Sharing about Kenyan Education System.



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The Kenyan school year runs from January to December.

The school year is divided into three terms of three months each, with a break at the end of each term.

The Kenyan Educational system includes eight years of primary school and four years of secondary school.

Primary school attendance is mandatory and primary tuition has been free in Kenyan since 2003. However, parents must pay fees for uniforms and other items.
Some poorer children still do not attend primary school.
At the end of Standard 8 (8th grade) students take a standardized test, the Kenyan Certificate of Primary Education (KCPE) exam, to try to qualify for admission to a high school of their choice.
Most nomadic children attend primary school in remote locations where resources can be scarce and teachers less qualified. Therefore, NKCEF understands that the KCPE score alone may not reflect the student’s capabilities.
Secondary School in Kenya costs each student an average of $500 per year, well above the annual income of an average nomadic family.
Students in secondary school take 9 to 12 required courses a term, including English, Kiswahili, religion and agriculture. There are few optional courses.

High School and Beyond

There are various types of high schools in Kenya:

The most prestigious and well-funded public schools are the national schools, which admit the students with the highest KCPE scores across Kenya.
Public provincial schools admit the students with the next highest KCPE scores across their province.
The remaining students may attend the public district schools. Sometimes students who qualify for national or provincial schools attend district schools because they can’t afford the better schools.
Private and parochial schools also accept students based on their KCPE scores, and follow the national curriculum to prepare students for the KCSE exam.
Coeducational and single-sex schools exist among public, parochial and private schools.

At the end of Form IV (senior year), students take the standardized Kenyan Certificate of Secondary Education (KCSE) exam. Scores determine:

Type of postsecondary education available to a particular student (university or vocational).
Availability of government loans and access to other scholarship funds.
Subject matter students are permitted to study if they attend public colleges or universities.

NKCEF Scholarships open life-changing doors, particularly for desperately poor nomadic girls.

UN research has shown that one of the most effective ways to improve the economic well-being of a community is to educate its women.
NKCEF works with a number of quality girls’ schools and coeducational schools in Kenya. We support many nomadic girls at these schools and continue to seek out qualified girls wishing to continue their education and expand their horizons.

Educating Nomadic Kenyan Girls



Daughters are less likely to receive an education.

Boys are usually sent to school over girls, as finances are severely limited. Education is also seen as a long-term investment decision: when a boy marries he stays in the family and the family can benefit from his education and expanded opportunities.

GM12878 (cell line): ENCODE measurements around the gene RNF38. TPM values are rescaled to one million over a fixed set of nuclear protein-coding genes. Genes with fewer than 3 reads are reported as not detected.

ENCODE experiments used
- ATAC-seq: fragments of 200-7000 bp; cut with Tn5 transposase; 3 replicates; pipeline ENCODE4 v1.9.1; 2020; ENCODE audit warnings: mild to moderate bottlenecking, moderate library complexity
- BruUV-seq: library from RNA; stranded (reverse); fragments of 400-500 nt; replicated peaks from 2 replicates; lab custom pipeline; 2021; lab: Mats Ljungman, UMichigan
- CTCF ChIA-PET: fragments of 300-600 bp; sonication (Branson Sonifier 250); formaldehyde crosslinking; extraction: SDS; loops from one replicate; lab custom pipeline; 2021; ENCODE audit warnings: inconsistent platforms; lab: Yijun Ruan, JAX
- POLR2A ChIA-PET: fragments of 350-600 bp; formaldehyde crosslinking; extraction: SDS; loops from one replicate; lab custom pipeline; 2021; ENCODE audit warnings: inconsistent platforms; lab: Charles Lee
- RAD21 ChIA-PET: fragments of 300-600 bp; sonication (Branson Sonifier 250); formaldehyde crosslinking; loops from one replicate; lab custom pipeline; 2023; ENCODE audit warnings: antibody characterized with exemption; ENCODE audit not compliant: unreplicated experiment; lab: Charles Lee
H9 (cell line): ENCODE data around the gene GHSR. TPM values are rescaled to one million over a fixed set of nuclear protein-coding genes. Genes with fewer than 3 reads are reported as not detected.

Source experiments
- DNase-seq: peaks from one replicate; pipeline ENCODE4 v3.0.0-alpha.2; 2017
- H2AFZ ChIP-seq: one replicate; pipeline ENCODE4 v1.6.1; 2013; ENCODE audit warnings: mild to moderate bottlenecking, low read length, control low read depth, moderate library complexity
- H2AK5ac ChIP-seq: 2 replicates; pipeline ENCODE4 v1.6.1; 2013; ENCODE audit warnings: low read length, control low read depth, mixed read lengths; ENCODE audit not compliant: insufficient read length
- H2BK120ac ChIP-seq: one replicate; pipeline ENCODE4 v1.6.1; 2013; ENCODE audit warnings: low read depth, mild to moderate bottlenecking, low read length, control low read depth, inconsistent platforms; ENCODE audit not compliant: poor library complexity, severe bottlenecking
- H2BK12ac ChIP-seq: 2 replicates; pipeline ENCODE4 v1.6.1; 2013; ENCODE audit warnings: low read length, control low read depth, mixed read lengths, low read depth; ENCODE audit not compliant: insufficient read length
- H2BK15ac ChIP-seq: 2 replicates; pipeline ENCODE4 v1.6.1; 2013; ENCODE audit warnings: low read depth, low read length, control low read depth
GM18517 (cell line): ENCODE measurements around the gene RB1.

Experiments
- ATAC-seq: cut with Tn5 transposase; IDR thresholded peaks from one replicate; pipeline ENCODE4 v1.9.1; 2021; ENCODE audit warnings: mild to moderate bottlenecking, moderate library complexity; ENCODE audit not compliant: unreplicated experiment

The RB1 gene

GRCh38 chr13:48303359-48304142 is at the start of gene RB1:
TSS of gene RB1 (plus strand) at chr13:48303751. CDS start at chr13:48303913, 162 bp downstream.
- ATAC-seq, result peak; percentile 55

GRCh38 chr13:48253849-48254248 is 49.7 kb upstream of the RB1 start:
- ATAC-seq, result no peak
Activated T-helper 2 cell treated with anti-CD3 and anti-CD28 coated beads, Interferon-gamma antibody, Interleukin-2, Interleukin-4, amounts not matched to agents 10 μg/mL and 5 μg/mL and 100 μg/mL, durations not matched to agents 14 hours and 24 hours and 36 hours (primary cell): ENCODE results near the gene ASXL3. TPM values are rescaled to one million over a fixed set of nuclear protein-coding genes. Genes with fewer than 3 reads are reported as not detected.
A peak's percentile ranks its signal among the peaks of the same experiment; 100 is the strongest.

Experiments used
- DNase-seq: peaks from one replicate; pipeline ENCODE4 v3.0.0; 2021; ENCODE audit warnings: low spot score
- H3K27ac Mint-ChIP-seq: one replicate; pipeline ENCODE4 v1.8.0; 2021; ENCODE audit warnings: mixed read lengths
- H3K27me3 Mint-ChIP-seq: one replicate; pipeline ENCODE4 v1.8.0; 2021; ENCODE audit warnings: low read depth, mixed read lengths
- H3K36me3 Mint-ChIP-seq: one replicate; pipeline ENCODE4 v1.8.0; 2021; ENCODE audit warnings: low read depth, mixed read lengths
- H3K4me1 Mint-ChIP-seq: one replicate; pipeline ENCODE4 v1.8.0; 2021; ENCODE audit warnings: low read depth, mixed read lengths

Once a girl is married, she is no longer part of her parent’s family. Therefore, her parents do not benefit from her education as much as from a son’s education.
Traditionally, nomadic girls marry young - often in their early teens – at which point they are required at home and can no longer attend school.

For nomadic girls, education provides an alternative to early marriage .

Many nomadic patriarchs strongly resist educating their daughters for cultural reasons. Among Kenyan nomadic tribes, a family’s wealth is measured in cows, goats and camels. A nomadic family offering a young girl in marriage will receive valuable livestock in return. A delayed marriage means a delay in the dowry the girl’s father receives.
If her father is unable or unwilling to pay high school fees, a girl must find a scholarship or she will be sent home from school. At this point, a girl's only choice may be to enter into an arranged marriage, often with a much older man.

Boarding schools offer girls a chance to focus on schoolwork.

Girls who go to day school are expected to come home and help manage the household and care for younger children.
These girls may be unable to work on their studies until after dark when it is impossible to see inside their huts, unless precious fuel is used for a lantern.

Jared Akama Ondieki

www.cepacet.org

Email: jared@cepacet.org

Views: 236

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Comment by Crystal Wilson on January 21, 2011 at 9:28pm

Very information article on the Kenyan School system. It really highlights how economics, family income and culture, and gender bias affect how children are educated. I was happy to read that primary school attendance is mandatory and free, but I wondered if the uniform and other fees are causing students to be sent home from school or prohibiting them for attending school because their families cannot afford the fees. Because primary school attendance is mandatory, I also wondered if the parents, who cannot afford the fees, are being penalized for not sending their children in school.

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